Software Developer Discovers Privacy Bug Affecting Monero’s Decoy Algorithm
Users' privacy are no longer guaranteed on privacy-focused cryptocurrency protocol Monero (XMR) due to the presence of a software bug in its decoy selection algorithm.
Users Who Spend Monero Faster At More Risk Of Exposure
According to a statement made by Monero (XMR), the bug was investigated by software developer Justin Berman. The bug, which reveals a real transaction from hundreds of decoys, only affects funds spent within two blocks, that is, roughly 20 minutes after they are received.
This means that users who spend their funds within that time limit are at risk of having the destination of the funds sent become discoverable.
However, Monero noted that the bug does not reveal the sender and receiver wallet addresses or transaction amounts. The decentralized privacy protocol also stated that user funds are not at risk of being stolen.
Monero enables users to hide their transactions by including worthless coins known as “mixins” along with the actual coins they spend in a given transaction.
In order to mitigate the risk of compromising users’ privacy, the team advised that users wait at least an hour or more before spending their newly-received XMR coins.
This should be done pending the time a fix is implemented in a future wallet software update.
“A full network upgrade (hard fork) is not required to address this bug. The Monero Research Lab and Monero developers take this matter very seriously. We will provide an update when wallet fixes are available.” the firm added.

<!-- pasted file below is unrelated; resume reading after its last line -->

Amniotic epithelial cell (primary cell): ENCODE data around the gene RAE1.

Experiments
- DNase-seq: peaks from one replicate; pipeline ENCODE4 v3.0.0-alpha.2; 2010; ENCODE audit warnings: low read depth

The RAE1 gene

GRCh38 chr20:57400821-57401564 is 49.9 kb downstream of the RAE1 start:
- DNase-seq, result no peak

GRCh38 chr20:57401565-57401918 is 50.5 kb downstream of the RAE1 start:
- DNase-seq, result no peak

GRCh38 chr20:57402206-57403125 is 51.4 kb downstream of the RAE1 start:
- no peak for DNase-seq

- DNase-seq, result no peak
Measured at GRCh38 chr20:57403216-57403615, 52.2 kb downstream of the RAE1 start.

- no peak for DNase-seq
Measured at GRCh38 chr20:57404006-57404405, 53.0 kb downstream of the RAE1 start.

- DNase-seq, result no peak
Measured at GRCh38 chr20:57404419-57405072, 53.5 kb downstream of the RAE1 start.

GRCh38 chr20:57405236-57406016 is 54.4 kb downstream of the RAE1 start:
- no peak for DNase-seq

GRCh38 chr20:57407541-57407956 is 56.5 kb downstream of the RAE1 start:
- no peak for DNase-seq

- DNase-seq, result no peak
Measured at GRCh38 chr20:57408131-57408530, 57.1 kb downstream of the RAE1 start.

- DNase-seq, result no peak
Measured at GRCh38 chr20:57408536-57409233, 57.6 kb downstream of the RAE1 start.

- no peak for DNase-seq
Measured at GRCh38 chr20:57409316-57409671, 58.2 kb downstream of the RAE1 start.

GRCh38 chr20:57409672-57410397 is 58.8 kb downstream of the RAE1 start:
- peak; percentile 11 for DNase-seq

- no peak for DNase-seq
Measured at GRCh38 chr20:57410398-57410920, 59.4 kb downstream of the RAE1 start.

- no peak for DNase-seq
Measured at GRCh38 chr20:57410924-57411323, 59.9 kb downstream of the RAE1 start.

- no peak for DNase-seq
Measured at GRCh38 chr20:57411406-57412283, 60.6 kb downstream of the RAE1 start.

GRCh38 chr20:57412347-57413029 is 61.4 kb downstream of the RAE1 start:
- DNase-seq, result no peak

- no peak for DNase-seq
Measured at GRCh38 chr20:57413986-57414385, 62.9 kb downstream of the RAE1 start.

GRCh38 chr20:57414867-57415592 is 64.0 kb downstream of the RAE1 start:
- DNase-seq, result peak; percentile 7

Monero: A Dark Web Choice
Monero’s privacy and anonymous features have made it the first choice for individuals of the underworld. These bad actors use Monero because it exempts them from tracking tools and mechanisms, unlike other blockchain platforms which are transparent.
The coin was created in 2014 by a group of developers with the aim of concealing virtually all transaction details. The privacy token which operates on its own blockchain, hides the identity of the sender and receiver, alongside the transaction amount itself.
The largest fuel pipeline in the US, Colonial Pipeline, was rumored to have paid ransom in Monero to Russian group DarkSide after it was attacked.
Over the years, Monero has been highly used on dark web marketplaces. Earlier this year, German authorities seized DarkMarket, the largest illegal dark web market in the world. Upon investigations, they discovered Bitcoin and Monero, were the most used coins on the platform. The cryptocurrencies were used to buy drugs, stolen personal data, malware, and other illicit products according to Bloomberg.
Regulators have tried to put an end to Monero by cracking its privacy code. In September 2020, the US Internal Revenue Service offered a $625,000 bounty to anyone who can break Monero’s anonymity.
The agency called for submissions in the form of working prototypes of applicants with a working concept of cracking Monero. However, the bounty is yet to be redeemed.